It only takes a couple of seconds before The Dark Lights sophomore EP Stop Existing, Start Living asserts itself as a record founded on moody atmospherics and tempestuous dynamics; like the band’s first effort before it, The Boy Who Saw Through Walls, this second outing from the Australian-Anglo-Portuguese quartet exhibits an off-kilter sincerity and romanticism that shirks any misconceptions and ideas of Australian stereotyping brilliantly. This sincerity is upheld all the more by the recent inclusion of singer Tristan Roe, who brings his personal experiences to the table by means of emphatic and emotive lyricism.
The first track 'Clear the Air' is an angry and angst-ridden affair that surprisingly brings to mind band’s such as Billy Talent, without the penchant for a nasally whine. Founding member Matt Ho’s guitar work is fantastic here and exhibits an understanding in the equal importance of those notes you don’t play as those you do. Conversely, the following track 'Sticks and Stones' has it's roots firmly in math-rock ground as off-kilter guitar permeates an eviscerating bass and drum combo that drives the chorus forward without compromise.
The second half of Stop Existing...begins with 'Game of Two Hearts' and provides a much needed breather after the unrelenting tenacity of it's predecessor. The picked guitar is once again present as is some equally impressive drums but the real highlight of this track comes in the form of Roe's vocals, that glides effortlessly across the tops of the instrumentation, seemingly unphased. The high notes, not only attempted by Roe, but attained are atypical of the previous tracks but suggest a much higher level of musical diversity in his vocal capabilities, and, when coupled with some contemporary piano work, only serves to heighten the auditory experience that the track offers. The record concludes with 'Ghosts' which sees business for the band return to normal, though it seems clear that they've saved their strongest song to close with. The lyrics are perhaps the best seen across the whole of the EP, though that's by no means a slight on the other songs, Roe's lyricism is both personal and universal, drawing on his own experiences to create a cathartic expression for his listeners, and it clearly works in his favour.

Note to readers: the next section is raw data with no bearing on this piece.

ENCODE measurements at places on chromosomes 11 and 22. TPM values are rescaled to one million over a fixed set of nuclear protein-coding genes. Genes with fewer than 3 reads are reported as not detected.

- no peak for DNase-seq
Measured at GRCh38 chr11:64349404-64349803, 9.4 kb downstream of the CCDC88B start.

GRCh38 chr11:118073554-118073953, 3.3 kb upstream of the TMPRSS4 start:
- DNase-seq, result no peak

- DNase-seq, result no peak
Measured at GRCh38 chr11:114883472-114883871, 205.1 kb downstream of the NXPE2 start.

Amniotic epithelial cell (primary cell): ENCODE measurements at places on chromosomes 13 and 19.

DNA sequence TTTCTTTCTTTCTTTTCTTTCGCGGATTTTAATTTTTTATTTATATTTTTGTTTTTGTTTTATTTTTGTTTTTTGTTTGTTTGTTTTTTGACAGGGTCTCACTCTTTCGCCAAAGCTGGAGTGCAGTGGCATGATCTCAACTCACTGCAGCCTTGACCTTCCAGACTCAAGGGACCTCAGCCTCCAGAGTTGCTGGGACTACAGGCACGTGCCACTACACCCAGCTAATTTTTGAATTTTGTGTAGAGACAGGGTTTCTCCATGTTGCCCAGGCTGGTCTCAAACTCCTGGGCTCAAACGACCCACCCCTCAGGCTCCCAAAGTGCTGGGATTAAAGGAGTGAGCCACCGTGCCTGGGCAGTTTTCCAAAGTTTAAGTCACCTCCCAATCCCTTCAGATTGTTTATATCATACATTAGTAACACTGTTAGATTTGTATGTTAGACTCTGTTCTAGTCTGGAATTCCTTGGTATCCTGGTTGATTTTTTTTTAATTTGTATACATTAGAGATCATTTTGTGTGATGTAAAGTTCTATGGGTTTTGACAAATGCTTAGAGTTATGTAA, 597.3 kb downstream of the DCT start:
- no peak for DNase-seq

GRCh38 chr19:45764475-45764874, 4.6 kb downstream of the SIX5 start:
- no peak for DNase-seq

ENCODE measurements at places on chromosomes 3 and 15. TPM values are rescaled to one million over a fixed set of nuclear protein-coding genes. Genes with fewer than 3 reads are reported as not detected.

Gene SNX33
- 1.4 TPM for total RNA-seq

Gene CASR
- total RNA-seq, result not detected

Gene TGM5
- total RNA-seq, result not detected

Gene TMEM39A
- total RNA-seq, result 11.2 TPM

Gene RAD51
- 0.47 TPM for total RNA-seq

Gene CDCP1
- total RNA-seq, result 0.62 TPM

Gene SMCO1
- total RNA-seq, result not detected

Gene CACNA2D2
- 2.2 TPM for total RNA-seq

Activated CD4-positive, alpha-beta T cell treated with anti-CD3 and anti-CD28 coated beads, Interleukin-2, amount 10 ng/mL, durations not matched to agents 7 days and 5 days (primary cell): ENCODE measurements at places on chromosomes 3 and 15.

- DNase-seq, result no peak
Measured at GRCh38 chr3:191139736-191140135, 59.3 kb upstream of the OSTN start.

The Dark Lights are clearly a band with an unprecedented amount of both talent and energy, the latter of which, often subdued, finds occasional moments of blistering opportunity that burst forth from behind a placid façade in fleeting moments of hardcore-inspired aggression. If their first record was a band cutting their metaphorical teeth, then Stop Existing, Start Living sees them razor sharp and gleaming. There's simply no denying the passion and the fervour that bubbles, unrelentingly beneath the surface a band destined for greener pastures.